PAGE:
Aftershocks shake Nicaragua; nation on alert

April 11, 2014
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MANAGUA, Nicaragua (AP) — Nicaragua's president placed his government on the highest alert level as aftershocks continued to rattle the country on Friday, a day after a magnitude-6.1 earthquake.

The government raised the number of injured people from 23 to 200. It also said that a 23-year-old woman had died of an apparent heart attack after the quake.

In the capital city of Managua, 300 homes were damaged and at least 20 were destroyed by the shake, said one of the mayor's deputies, Fidel Moreno.

Authorities ordered the demolition of two old buildings that had withstood the earthquake of 1972 that killed 10,000 people. Hospitals began discharging patients with minor illnesses so they could have beds available in the event of injuries from an aftershock.

"We're trying to take as many preventive measures as possible to prevent more deaths," said government spokeswoman and First Lady Rosario Murillo.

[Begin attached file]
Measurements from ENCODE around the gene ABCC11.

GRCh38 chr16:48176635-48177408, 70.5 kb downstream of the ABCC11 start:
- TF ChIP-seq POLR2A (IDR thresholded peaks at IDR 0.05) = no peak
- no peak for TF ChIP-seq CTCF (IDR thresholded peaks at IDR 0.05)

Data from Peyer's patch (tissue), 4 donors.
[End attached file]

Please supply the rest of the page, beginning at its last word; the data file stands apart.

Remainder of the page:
President Daniel Ortega said that he raised the country's alert level to red so that they evacuate everyone in situations at risk of harm from aftershocks.

On Thursday night, officials took 155 people out of neighborhoods northeast of the capital city due to risk of landslides. One of the shelters was still housing 22 families on Friday.

Schools closed in the capital and also in the northwestern city of Leon.

The government said roughly 800 homes were damaged in the town of Nagarote and surrounding areas, about 30 miles (50 kilometers) northwest of the capital.